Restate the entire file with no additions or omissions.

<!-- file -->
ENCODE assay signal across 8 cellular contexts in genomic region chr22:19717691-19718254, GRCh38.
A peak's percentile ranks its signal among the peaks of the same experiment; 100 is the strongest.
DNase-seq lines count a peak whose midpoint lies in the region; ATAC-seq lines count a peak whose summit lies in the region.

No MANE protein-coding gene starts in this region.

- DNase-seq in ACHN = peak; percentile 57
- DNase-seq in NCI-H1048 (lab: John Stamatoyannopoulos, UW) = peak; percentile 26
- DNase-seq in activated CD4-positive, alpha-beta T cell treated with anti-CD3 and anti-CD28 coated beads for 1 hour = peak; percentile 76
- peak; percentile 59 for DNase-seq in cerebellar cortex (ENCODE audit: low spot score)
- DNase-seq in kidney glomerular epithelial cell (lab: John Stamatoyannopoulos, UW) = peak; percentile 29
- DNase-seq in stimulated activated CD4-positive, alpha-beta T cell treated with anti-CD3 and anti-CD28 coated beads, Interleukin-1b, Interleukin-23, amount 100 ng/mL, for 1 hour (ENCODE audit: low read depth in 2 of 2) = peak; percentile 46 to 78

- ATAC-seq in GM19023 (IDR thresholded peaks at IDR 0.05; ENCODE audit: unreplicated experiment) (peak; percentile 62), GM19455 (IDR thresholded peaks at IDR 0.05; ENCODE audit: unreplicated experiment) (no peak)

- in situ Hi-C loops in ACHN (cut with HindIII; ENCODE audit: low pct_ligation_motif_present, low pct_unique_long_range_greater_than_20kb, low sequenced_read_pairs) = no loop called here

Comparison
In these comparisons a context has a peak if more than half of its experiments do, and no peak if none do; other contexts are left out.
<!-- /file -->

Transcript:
ENCODE assay signal across 8 cellular contexts in genomic region chr22:19717691-19718254, GRCh38.
A peak's percentile ranks its signal among the peaks of the same experiment; 100 is the strongest.
DNase-seq lines count a peak whose midpoint lies in the region; ATAC-seq lines count a peak whose summit lies in the region.

No MANE protein-coding gene starts in this region.

- DNase-seq in ACHN = peak; percentile 57
- DNase-seq in NCI-H1048 (lab: John Stamatoyannopoulos, UW) = peak; percentile 26
- DNase-seq in activated CD4-positive, alpha-beta T cell treated with anti-CD3 and anti-CD28 coated beads for 1 hour = peak; percentile 76
- peak; percentile 59 for DNase-seq in cerebellar cortex (ENCODE audit: low spot score)
- DNase-seq in kidney glomerular epithelial cell (lab: John Stamatoyannopoulos, UW) = peak; percentile 29
- DNase-seq in stimulated activated CD4-positive, alpha-beta T cell treated with anti-CD3 and anti-CD28 coated beads, Interleukin-1b, Interleukin-23, amount 100 ng/mL, for 1 hour (ENCODE audit: low read depth in 2 of 2) = peak; percentile 46 to 78

- ATAC-seq in GM19023 (IDR thresholded peaks at IDR 0.05; ENCODE audit: unreplicated experiment) (peak; percentile 62), GM19455 (IDR thresholded peaks at IDR 0.05; ENCODE audit: unreplicated experiment) (no peak)

- in situ Hi-C loops in ACHN (cut with HindIII; ENCODE audit: low pct_ligation_motif_present, low pct_unique_long_range_greater_than_20kb, low sequenced_read_pairs) = no loop called here

Comparison
In these comparisons a context has a peak if more than half of its experiments do, and no peak if none do; other contexts are left out.